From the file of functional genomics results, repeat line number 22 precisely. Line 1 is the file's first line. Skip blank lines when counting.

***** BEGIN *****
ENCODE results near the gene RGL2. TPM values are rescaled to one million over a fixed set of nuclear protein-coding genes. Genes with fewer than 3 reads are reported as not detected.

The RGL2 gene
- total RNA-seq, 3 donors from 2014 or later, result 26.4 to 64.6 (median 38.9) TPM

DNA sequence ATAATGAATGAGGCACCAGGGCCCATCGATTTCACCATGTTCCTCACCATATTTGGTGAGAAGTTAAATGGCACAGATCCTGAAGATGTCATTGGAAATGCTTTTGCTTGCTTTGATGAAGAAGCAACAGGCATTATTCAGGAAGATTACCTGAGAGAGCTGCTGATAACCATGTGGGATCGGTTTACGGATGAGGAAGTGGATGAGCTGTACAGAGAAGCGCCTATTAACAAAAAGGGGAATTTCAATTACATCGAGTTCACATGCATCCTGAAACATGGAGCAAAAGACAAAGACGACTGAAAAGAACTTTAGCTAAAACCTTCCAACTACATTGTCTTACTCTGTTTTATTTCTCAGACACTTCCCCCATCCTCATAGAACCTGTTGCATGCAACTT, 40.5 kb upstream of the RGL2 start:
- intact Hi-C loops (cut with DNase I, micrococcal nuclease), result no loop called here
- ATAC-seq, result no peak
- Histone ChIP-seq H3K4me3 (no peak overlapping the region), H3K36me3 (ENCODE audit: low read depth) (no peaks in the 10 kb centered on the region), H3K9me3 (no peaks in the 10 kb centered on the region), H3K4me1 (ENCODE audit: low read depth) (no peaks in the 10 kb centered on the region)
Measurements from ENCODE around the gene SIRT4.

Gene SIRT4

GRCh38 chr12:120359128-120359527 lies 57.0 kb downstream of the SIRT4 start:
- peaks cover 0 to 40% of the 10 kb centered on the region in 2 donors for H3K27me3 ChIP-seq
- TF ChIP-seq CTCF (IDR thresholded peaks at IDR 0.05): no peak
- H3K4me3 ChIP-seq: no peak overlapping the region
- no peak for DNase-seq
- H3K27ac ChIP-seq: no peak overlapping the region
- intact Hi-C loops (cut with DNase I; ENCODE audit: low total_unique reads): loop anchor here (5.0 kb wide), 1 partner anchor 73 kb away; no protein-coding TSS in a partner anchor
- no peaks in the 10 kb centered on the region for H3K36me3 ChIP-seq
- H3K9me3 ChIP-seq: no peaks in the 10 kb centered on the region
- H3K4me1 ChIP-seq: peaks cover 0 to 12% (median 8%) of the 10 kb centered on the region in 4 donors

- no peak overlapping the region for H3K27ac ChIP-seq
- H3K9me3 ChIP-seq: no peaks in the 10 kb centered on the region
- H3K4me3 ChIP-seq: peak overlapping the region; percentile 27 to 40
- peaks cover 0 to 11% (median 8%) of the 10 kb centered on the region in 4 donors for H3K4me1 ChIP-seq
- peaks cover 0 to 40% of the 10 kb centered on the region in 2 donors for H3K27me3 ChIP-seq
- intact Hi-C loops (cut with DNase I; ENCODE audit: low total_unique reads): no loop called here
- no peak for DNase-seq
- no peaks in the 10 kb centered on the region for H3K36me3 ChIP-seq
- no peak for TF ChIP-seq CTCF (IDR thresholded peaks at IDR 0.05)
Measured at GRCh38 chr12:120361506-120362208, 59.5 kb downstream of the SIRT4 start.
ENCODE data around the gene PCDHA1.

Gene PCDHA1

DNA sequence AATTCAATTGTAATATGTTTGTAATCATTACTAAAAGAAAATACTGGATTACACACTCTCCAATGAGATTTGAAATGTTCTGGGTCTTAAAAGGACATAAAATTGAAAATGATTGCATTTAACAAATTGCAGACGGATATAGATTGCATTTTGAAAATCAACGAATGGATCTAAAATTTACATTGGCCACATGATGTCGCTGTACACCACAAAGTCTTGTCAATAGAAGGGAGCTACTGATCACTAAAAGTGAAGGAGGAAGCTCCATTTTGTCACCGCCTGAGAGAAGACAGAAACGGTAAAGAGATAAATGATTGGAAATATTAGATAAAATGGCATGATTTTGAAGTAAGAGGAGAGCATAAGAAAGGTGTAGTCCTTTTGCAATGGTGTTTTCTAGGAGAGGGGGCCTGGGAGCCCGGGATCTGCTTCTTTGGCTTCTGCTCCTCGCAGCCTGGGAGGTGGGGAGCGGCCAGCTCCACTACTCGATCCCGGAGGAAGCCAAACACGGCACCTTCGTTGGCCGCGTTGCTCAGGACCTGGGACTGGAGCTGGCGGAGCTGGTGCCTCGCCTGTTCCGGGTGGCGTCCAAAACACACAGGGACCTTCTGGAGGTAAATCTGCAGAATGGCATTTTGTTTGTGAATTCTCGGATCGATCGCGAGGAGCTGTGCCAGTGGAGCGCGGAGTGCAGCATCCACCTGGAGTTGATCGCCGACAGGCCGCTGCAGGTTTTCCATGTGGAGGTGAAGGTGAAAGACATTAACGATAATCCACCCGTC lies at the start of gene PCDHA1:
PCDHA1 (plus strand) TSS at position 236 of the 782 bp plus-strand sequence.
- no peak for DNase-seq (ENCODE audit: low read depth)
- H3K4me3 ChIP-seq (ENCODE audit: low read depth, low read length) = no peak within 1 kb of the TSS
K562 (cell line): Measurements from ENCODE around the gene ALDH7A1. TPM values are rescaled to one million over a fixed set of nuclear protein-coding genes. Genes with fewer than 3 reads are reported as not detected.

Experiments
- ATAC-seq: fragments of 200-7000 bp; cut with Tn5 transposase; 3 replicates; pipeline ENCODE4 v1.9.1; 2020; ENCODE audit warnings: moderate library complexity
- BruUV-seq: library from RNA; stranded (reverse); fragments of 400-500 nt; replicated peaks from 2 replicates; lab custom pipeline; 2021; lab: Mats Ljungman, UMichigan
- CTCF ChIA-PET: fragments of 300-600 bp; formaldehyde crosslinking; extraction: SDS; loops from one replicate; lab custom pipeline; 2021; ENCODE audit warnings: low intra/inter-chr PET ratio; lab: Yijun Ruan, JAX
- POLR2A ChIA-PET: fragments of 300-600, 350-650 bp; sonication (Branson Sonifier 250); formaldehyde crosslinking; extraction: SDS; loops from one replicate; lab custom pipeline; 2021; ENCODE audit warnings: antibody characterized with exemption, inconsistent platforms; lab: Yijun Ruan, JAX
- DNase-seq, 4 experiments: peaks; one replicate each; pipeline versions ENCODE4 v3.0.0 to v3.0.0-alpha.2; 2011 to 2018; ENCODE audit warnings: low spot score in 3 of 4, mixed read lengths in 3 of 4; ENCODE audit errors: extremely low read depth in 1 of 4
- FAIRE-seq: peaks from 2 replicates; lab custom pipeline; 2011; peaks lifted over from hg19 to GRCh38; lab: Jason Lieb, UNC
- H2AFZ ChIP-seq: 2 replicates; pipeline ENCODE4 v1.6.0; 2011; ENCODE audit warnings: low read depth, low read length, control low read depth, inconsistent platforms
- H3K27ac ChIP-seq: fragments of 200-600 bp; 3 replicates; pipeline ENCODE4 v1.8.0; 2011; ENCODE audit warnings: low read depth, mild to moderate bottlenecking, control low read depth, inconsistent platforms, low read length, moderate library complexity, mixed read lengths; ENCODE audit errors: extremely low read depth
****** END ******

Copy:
- H3K4me3 ChIP-seq: peak overlapping the region; percentile 27 to 40